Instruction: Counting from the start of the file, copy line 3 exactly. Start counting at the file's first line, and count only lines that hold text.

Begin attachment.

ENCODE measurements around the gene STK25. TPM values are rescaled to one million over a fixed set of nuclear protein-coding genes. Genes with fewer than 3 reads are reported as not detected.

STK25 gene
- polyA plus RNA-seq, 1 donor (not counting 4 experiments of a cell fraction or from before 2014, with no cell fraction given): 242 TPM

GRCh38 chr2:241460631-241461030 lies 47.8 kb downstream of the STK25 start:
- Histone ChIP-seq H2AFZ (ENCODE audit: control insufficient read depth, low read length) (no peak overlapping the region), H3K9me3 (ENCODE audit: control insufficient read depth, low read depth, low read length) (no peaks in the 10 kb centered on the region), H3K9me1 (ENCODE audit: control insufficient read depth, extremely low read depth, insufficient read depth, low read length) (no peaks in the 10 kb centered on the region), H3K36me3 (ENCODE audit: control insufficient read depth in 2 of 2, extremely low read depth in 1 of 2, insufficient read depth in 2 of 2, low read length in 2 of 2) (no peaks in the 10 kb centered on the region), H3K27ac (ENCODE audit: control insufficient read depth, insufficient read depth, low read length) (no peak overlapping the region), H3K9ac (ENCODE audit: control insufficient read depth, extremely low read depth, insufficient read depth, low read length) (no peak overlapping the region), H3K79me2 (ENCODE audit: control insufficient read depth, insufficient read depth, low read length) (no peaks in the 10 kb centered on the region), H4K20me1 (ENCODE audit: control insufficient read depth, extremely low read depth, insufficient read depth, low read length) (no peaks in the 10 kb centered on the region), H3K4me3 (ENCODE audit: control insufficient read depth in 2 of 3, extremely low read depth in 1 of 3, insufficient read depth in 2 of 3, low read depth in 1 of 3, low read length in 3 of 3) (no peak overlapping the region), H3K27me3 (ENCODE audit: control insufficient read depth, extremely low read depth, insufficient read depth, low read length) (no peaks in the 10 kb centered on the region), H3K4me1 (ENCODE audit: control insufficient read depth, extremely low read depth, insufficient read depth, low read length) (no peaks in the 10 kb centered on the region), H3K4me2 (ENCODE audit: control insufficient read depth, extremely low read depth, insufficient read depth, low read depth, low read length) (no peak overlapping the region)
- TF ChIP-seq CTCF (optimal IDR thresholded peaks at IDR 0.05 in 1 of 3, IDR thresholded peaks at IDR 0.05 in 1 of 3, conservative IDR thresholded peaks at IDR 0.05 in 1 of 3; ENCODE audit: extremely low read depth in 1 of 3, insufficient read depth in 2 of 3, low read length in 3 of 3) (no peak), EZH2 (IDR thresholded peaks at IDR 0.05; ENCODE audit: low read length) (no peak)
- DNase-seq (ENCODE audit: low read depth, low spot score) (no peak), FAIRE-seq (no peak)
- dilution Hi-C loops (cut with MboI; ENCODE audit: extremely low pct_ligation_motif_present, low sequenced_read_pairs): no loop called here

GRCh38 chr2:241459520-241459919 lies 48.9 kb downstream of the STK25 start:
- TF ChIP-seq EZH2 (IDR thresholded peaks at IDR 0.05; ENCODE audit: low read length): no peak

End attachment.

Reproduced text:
- polyA plus RNA-seq, 1 donor (not counting 4 experiments of a cell fraction or from before 2014, with no cell fraction given): 242 TPM